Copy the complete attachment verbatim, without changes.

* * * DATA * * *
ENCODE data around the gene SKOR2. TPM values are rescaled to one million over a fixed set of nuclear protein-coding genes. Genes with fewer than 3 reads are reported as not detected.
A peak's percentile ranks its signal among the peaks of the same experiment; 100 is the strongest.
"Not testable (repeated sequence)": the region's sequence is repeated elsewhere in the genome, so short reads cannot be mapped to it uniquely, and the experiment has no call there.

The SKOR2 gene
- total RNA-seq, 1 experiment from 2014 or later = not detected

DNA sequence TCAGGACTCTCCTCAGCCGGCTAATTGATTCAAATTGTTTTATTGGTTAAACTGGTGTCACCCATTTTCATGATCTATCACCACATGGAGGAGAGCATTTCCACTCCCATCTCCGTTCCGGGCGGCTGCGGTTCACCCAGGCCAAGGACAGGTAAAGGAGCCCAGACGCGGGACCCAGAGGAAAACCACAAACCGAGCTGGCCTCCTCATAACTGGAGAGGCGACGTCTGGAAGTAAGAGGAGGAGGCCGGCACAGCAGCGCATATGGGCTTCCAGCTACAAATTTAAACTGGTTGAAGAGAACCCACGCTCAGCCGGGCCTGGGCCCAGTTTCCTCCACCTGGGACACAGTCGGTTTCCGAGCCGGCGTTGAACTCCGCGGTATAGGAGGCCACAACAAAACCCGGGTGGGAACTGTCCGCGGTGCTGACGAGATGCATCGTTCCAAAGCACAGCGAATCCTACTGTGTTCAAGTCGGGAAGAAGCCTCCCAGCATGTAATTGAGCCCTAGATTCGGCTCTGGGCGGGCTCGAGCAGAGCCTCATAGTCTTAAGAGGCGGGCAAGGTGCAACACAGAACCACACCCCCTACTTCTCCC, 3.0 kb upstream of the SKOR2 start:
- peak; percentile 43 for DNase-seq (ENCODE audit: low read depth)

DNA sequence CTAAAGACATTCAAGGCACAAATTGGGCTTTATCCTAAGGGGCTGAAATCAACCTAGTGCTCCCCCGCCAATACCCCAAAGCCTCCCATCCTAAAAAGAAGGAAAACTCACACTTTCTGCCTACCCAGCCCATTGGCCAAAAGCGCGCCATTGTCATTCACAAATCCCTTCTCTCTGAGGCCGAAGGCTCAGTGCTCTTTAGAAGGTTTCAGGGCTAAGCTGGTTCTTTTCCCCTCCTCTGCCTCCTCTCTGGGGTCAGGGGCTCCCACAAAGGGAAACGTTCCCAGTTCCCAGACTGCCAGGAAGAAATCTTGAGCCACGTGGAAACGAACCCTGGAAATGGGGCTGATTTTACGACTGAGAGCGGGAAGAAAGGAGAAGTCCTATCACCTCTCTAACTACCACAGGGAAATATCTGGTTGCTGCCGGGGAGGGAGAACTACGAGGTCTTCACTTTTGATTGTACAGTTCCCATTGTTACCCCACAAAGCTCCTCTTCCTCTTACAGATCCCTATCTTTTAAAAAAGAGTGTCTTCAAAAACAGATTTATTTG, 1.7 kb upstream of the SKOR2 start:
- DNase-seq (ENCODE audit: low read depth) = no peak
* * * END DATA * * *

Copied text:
ENCODE data around the gene SKOR2. TPM values are rescaled to one million over a fixed set of nuclear protein-coding genes. Genes with fewer than 3 reads are reported as not detected.
A peak's percentile ranks its signal among the peaks of the same experiment; 100 is the strongest.
"Not testable (repeated sequence)": the region's sequence is repeated elsewhere in the genome, so short reads cannot be mapped to it uniquely, and the experiment has no call there.

The SKOR2 gene
- total RNA-seq, 1 experiment from 2014 or later = not detected

DNA sequence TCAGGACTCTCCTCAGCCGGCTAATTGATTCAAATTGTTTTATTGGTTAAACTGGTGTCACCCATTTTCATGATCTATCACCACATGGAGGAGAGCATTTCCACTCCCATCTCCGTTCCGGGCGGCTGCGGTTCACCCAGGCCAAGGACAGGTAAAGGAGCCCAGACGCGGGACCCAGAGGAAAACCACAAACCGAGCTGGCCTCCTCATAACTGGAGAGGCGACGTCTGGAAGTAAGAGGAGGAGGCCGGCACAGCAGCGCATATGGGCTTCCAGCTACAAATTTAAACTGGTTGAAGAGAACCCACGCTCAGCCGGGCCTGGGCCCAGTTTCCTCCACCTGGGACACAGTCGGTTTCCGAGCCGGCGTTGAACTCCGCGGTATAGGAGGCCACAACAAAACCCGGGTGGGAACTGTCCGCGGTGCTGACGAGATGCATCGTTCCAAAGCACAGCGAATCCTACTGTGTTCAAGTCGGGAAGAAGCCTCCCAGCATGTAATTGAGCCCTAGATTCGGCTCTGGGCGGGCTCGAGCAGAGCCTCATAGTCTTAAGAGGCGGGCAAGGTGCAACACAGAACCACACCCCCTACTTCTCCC, 3.0 kb upstream of the SKOR2 start:
- peak; percentile 43 for DNase-seq (ENCODE audit: low read depth)

DNA sequence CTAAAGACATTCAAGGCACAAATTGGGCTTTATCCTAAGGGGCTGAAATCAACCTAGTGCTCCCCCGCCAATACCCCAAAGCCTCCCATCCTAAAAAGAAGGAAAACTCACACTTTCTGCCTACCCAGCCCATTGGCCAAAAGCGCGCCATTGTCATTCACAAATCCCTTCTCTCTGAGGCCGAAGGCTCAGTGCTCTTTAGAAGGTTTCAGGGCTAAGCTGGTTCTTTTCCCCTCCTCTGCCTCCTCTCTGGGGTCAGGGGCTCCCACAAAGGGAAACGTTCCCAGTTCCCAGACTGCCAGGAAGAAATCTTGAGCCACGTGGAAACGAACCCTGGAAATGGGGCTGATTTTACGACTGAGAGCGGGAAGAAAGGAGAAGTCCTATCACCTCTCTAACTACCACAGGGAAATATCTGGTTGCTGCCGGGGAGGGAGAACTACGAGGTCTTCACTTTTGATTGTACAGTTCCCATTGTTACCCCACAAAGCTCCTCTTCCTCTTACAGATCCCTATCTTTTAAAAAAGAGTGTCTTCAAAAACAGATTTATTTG, 1.7 kb upstream of the SKOR2 start:
- DNase-seq (ENCODE audit: low read depth) = no peak